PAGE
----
“To some extent you can gauge a person’s masculine or feminine expressions when they’re younger,” says Renee Baker, a counselor in Dallas, who specializes in working with the lesbian, gay, bisexual and transgender (LGBT) community. “But gender identity is different.”
 
A young girl might have masculine behaviors and typical “boy” interests and identify as a girl, while another might have those same behaviors but identify as a boy.
 
For some individuals, it’s not a clear choice, says Dr. Ximena Lopez, a pediatric endocrinologist and founder of the Gender Education and Care, Interdisciplinary Support (GENECIS) program at Children’s Health in Dallas.
 
“This is a spectrum,” she explains. “There are children and adults who don’t identify in this binary form of gender. They don’t identify as one or the other.”
 
Not identifying as the gender one was assigned to at birth is clinically called gender dysphoria. “This is something we think has existed for a long time,” Lopez says. “The earliest reports are from the 1920s.”
 
But for many decades, transgender individuals didn’t have the resources to help them understand why they felt the way they did — and to know they weren’t alone. And while the resources are growing, social acceptance of transgender individuals is a work in progress.
        
Exploring Gender

“There is no specific diagnostic test to identify someone as transgender — no genetics, no blood test,” Lopez explains.
 
For the Campisis, EJ was able to express his identity before he had the words to describe it. This is common, Lopez informs, though many children won’t express their identity until adolescence.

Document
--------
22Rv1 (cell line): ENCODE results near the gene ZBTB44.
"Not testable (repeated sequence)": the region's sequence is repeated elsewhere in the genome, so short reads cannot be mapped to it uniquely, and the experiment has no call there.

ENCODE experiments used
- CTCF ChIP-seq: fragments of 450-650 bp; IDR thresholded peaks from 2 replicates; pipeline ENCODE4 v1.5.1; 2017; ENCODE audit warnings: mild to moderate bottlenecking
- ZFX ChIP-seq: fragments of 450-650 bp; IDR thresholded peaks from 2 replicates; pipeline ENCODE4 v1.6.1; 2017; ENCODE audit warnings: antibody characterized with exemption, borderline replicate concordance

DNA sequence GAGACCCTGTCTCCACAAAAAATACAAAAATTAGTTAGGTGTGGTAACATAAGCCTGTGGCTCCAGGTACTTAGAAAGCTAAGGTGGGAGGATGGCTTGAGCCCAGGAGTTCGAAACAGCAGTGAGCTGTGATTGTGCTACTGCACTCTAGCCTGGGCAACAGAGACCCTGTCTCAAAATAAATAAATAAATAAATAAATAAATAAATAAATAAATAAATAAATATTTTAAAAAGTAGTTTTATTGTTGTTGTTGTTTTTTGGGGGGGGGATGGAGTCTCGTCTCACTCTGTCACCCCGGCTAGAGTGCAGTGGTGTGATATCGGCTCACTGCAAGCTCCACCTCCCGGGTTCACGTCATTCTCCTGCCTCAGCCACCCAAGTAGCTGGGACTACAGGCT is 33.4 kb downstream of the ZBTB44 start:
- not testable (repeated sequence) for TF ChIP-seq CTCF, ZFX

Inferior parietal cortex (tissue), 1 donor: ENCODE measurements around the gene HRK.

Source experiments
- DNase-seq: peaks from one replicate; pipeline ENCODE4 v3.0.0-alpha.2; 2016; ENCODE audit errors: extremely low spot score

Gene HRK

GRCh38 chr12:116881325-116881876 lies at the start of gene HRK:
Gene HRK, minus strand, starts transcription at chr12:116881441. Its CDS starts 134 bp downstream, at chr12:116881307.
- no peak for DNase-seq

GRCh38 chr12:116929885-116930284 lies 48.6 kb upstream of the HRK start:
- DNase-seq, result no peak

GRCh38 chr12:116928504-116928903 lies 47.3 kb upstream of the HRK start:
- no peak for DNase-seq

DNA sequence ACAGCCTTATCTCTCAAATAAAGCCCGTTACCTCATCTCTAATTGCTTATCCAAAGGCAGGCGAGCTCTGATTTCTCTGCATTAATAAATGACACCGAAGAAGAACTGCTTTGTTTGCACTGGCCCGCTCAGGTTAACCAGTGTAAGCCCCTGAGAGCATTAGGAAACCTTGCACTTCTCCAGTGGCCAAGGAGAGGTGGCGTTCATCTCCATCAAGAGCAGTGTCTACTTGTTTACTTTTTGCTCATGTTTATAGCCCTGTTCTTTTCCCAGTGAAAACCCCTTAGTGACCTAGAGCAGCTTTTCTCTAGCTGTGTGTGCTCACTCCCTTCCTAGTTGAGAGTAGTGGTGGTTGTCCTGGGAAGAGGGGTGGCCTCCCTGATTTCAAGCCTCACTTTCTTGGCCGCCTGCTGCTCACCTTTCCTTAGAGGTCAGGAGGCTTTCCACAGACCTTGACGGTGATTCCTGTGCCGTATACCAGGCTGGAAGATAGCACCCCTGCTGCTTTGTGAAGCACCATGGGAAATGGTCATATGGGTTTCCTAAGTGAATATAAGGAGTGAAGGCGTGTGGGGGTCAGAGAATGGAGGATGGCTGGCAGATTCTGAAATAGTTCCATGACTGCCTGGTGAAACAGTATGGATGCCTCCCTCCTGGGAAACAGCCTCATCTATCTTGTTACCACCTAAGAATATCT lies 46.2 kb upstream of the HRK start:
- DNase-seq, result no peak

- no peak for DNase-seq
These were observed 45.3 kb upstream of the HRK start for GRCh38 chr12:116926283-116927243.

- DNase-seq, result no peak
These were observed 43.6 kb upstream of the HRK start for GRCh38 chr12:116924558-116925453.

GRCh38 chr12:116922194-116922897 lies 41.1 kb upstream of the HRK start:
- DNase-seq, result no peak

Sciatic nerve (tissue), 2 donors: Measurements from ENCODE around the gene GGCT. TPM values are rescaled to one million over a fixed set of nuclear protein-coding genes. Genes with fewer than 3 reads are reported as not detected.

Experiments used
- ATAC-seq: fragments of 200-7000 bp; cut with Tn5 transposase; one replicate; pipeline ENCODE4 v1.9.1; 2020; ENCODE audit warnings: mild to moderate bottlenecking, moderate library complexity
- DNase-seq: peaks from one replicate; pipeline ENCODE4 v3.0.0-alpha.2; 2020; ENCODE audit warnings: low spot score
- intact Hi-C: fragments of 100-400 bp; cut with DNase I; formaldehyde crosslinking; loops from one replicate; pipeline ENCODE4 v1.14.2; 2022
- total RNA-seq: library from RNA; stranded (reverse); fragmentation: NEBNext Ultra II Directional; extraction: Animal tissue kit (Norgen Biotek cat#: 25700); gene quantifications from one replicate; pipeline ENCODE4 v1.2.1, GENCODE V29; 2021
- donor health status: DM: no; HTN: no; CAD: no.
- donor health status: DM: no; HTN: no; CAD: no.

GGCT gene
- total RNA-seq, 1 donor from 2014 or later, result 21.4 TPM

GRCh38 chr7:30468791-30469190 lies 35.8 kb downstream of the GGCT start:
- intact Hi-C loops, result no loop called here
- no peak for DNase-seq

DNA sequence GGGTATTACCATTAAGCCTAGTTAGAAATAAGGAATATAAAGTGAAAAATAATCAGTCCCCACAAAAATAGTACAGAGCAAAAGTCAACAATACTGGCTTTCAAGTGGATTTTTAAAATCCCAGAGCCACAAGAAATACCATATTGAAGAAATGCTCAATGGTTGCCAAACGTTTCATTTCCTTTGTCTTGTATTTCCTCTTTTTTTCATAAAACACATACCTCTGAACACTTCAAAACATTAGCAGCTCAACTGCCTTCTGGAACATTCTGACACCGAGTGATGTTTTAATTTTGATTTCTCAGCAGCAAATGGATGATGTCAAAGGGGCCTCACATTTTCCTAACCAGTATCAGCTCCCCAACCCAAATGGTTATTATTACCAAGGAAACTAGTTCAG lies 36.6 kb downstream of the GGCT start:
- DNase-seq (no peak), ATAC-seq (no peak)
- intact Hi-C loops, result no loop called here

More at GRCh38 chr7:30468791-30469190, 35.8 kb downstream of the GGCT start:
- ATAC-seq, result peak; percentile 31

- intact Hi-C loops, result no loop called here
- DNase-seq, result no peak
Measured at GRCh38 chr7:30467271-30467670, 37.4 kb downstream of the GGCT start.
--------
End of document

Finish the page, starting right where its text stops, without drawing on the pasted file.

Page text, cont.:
“Most psychologists do feel that during early childhood, children fluctuate in how they express their gender,” Lopez says.
 
The important thing, Porter adds, is giving kids a chance to explore their gender identity.
 
“Until puberty hits, you don’t have any permanent representation of your gender,” she says. “That’s a perfect time for kids to explore.” And when kids get the message that it’s OK to be who they are, “they’ll stop hiding who they are,” she adds.
 
And that can have a profound impact. Young people who aren’t able to explore their gender identity may lag behind their peers in their emotional development, Porter notes.
 
“That’s why we try to create an environment that allows a child to explore how they identify,” she adds.
 
Coping with the Emotions

Every parent is different, Baker says, and that means everyone will experience emotions that are uniquely theirs, but there are some common themes.
 
“Parents can be hard on themselves,” she says. “They sometimes blame themselves — like they did something wrong.”
 
But experts say parents can’t make their child transgender. “There’s no proof that the environment has any effect,” Lopez says. “In our experience here, we see families from every type of environment — conservative, liberal, one parent, two parents, all different religions. And this has been reported in all parts of the world.”